The Once and Future Kissinger
As another failed war threatens to tarnish his legacy, Henry Kissinger
attempts to clarify his record—by evading, skirting, stretching,
hedging, and stonewalling like the diplomatic master he is.
* By Joe Hagan
The elevator doors open onto Henry Kissinger's offices to reveal a
bulletproof bank teller's window. The carpets are worn, the walls in
need of fresh paint, the wing chairs stained by the hands of a
thousand waiting dignitaries. In a corner sits a large planter holding
the dried stumps of a long-dead bamboo tree. A Ronald Reagan
commemorative album and a picture book of Israel collect dust on a
shelf next to a replica of an ancient Greek bust with a missing nose.
Across from Kissinger's door his hundreds of contacts—presidents,
prime ministers, diplomats, and corporate titans—are catalogued in
eight flywheel Rolodexes on his secretary's desk.
And then you hear it: The Voice, a low rumble from around the corner,
like heavy construction on the street outside. When he finally
appears, Kissinger—architect of the Vietnam War's tortured end, Nixon
confidant and enabler, alleged war criminal, and Manhattan bon
vivant—is smaller than expected: stooped and portly, dressed in a
starched white shirt and pants hoisted by suspenders, peering gravely
through his iconic glasses. He's almost cute.
At 83, Kissinger has had heart surgery twice, wears two hearing aids,
and is blind in one eye. His once-black hair has turned snowy white.
But his presence is startling nonetheless, his Germanic timber so low
and gravelly everyone else sounds weak by comparison. He starts our
conversation on this late-October morning by placing a silver tape
recorder on the coffee table.
"I want a record," he says.
If Kissinger wants a record, it's because he wants to correct it. As
he nears the end of his public life, yet another disastrous war
threatens to taint his legacy. State of Denial, the latest White House
exegesis by famed reporter Bob Woodward, depicts Kissinger as
privately advising President George W. Bush and Vice-President Dick
Cheney on the war in Iraq, calling him a "powerful, largely invisible
influence." Woodward's portrait of Kissinger as a surreptitious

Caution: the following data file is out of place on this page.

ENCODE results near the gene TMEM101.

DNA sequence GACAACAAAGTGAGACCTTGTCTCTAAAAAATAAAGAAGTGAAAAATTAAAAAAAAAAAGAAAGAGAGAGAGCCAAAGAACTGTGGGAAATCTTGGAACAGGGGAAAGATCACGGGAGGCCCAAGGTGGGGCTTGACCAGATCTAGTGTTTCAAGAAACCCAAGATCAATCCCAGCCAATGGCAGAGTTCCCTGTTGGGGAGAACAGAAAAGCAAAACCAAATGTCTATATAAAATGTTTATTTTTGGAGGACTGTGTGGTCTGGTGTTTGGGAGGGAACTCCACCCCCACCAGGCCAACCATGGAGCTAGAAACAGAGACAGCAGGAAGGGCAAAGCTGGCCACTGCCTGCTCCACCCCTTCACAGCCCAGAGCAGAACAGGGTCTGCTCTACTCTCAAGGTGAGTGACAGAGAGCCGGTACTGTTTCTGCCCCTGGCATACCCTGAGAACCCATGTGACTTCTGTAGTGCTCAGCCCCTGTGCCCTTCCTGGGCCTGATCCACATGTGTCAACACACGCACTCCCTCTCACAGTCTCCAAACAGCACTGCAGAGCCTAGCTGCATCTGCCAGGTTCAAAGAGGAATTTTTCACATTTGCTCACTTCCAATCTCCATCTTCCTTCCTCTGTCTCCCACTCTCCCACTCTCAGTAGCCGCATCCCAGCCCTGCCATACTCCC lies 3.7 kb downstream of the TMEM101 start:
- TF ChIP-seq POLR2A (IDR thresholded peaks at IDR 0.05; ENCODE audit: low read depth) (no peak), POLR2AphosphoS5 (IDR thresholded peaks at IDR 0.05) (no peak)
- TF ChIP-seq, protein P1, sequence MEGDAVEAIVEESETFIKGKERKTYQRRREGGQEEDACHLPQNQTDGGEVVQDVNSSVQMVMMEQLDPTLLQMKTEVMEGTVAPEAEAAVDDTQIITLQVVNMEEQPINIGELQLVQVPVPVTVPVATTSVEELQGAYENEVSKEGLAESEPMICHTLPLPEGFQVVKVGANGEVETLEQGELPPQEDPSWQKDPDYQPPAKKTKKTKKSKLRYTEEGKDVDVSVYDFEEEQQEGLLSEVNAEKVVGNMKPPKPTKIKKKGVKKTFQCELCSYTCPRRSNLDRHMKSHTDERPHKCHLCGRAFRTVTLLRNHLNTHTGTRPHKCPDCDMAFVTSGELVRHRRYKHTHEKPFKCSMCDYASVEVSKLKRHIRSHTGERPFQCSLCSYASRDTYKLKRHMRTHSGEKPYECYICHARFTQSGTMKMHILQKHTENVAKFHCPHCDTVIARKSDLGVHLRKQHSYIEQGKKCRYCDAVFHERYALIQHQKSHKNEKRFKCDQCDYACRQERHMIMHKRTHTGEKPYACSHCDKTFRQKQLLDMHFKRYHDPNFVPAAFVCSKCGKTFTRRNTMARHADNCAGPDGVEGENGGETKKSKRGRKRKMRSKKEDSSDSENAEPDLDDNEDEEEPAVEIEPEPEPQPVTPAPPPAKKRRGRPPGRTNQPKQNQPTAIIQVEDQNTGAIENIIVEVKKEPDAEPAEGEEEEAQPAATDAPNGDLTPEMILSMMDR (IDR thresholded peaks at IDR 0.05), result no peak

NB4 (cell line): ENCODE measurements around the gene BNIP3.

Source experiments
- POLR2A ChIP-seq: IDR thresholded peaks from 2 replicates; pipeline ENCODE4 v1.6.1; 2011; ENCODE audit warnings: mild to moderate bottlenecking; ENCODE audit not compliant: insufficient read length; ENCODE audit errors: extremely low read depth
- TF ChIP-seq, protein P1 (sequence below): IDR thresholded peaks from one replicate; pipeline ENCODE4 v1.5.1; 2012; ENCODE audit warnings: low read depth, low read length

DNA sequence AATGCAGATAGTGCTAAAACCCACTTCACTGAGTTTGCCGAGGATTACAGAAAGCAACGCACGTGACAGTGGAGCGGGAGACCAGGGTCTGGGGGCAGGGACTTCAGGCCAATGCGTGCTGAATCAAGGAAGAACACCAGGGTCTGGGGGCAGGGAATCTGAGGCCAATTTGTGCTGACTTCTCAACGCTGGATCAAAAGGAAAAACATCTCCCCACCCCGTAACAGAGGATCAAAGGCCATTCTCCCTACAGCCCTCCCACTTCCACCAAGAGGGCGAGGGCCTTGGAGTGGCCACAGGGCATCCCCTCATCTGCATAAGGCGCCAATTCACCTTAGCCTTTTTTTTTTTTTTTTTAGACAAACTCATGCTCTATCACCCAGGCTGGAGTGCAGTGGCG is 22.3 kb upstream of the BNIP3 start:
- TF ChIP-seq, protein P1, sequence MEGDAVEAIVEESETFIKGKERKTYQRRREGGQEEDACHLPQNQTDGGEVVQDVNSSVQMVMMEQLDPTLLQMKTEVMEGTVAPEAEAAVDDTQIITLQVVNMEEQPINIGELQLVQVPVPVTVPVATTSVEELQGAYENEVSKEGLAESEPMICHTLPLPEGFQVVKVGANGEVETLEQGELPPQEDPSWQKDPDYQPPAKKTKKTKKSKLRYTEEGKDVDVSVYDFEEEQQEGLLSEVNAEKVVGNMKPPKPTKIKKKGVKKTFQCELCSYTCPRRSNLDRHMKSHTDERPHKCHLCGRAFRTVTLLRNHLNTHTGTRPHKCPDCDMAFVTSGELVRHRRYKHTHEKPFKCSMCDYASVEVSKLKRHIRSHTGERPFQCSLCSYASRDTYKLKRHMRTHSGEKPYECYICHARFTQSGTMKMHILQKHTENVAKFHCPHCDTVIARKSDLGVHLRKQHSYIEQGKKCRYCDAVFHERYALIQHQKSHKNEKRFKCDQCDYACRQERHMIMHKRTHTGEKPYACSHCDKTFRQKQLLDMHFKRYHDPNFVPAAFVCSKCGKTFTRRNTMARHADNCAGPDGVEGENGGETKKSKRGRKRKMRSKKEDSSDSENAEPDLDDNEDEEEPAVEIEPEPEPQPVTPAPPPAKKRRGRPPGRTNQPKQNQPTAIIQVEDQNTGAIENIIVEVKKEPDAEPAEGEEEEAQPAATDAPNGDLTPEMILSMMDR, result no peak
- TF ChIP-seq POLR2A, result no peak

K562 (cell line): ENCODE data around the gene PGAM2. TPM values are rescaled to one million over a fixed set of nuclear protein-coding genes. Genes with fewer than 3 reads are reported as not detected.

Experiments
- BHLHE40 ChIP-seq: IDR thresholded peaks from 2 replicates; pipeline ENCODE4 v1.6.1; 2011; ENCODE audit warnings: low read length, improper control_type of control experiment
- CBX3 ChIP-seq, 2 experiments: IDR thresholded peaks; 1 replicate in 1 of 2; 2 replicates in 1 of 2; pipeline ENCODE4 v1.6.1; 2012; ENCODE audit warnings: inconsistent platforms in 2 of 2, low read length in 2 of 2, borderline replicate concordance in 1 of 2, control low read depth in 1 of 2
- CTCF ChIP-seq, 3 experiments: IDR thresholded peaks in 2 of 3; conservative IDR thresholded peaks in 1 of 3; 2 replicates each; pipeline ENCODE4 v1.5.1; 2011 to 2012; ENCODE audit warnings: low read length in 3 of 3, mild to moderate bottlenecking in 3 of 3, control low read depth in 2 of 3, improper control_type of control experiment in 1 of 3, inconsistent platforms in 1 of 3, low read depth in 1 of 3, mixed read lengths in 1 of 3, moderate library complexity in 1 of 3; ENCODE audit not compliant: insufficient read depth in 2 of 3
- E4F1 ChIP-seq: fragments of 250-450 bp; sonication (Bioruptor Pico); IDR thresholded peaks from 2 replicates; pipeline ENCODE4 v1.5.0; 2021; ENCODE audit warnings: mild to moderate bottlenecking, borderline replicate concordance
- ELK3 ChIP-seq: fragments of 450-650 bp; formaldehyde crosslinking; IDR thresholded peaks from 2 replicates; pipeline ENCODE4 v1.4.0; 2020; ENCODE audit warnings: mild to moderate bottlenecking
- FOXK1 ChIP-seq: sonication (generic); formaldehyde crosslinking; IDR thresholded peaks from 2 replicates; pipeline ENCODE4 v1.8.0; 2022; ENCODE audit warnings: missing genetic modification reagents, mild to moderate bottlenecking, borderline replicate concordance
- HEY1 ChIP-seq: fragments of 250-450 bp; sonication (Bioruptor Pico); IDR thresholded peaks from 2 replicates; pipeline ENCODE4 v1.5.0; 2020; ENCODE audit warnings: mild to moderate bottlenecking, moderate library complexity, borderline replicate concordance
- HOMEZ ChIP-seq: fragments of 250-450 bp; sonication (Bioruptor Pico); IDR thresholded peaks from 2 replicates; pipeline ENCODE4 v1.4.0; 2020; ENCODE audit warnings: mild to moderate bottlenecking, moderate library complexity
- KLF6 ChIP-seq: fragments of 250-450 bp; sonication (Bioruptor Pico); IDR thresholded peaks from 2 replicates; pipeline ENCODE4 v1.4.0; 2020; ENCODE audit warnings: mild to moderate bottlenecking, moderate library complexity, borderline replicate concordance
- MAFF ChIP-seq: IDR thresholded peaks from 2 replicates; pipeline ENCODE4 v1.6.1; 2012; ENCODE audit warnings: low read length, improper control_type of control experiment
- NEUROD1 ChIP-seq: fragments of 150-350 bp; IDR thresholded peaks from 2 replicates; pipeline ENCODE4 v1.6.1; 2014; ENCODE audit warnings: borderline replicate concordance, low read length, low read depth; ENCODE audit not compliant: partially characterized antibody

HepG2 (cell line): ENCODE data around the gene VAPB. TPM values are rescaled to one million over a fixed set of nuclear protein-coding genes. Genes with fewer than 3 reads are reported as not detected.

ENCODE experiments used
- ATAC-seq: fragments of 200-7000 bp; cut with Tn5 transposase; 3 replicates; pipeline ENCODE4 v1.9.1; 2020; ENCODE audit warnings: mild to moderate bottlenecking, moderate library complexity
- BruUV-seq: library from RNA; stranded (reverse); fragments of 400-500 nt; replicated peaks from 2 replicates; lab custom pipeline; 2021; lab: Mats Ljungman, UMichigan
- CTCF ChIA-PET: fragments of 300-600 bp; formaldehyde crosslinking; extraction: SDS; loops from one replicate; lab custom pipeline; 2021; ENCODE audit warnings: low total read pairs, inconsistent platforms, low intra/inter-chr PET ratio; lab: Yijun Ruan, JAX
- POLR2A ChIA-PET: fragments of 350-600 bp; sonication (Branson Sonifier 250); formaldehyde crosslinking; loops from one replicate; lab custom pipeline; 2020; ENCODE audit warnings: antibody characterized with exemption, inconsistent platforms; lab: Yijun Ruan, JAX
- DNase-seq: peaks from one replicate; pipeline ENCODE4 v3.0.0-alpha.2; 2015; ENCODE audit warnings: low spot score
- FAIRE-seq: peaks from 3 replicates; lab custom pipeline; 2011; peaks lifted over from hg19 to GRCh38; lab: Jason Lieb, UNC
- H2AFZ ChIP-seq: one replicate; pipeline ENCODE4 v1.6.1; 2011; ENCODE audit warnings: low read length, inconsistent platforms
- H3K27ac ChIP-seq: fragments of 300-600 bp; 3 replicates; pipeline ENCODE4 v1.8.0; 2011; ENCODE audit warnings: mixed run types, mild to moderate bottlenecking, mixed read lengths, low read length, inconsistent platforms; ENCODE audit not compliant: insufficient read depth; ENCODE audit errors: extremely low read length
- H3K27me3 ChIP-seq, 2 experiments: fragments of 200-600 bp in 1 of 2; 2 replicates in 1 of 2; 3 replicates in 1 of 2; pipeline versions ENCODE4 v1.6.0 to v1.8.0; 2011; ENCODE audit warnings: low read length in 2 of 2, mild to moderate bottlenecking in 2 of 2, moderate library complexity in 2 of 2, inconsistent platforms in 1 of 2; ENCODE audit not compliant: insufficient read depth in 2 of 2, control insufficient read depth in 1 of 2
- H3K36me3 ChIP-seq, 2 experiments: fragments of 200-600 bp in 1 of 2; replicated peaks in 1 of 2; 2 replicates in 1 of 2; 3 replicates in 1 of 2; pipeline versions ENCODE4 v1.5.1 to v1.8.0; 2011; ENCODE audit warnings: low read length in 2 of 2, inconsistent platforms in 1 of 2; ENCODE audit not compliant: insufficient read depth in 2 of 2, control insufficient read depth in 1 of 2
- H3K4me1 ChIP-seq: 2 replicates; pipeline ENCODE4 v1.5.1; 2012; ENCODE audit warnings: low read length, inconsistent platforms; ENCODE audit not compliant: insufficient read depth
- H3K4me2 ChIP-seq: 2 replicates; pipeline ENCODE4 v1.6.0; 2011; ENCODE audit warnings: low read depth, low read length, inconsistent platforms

Rasputin, cooing in the presidential ear that "victory is the only
exit strategy," urging him to resist all entreaties to change course,
has rankled the dour statesman.
"Look," Kissinger begins, eager to discuss the matter without
discussing the matter, "I have had contacts with presidents and
secretaries of State since the Kennedy administration. I believe what
I can do for them is to give them my views without having to worry
about getting into a debate with me afterwards about what I may or may
not have said. Therefore, you have to understand why I'm reluctant to
talk about what specifically I talk to them about."
But Kissinger is not so reluctant that he will allow the final
chapters of his biography to be written without his input. Therefore,
it must be pointed out that Woodward "happens to be wrong."
So he never told the president, as Woodward reports, "Don't give an inch"?
"Totally untrue," says Kissinger. "That quote is untrue."
It doesn't reflect his position?
"Read my articles."
I've read them, I say. Can't he answer?
"The least likely thing I'm going to do," he explains, "is go around
Washington beating on doors and saying, 'I have a hot idea and it's
encapsulated in one sentence and if you just listen to me and if you
just hold on, never give an inch.' "
That wasn't exactly what Woodward said, but I don't press the point.
Instead, I try another angle. In the book, Secretary of State
Condoleezza Rice appears to confirm Woodward's account, I say. "I
doubt it," Kissinger says, shutting me down. "She wasn't present when
I talked to the president to begin with."
Okay, I say, moving on to an event that seems relatively undeniable:
the famous memo from 1969 he gave last year to former Bush
speechwriter Michael Gerson suggesting that withdrawing troops from
Vietnam would be like giving "salted peanuts" to the public, who would
demand more and more, leading to a premature defeat. The handing over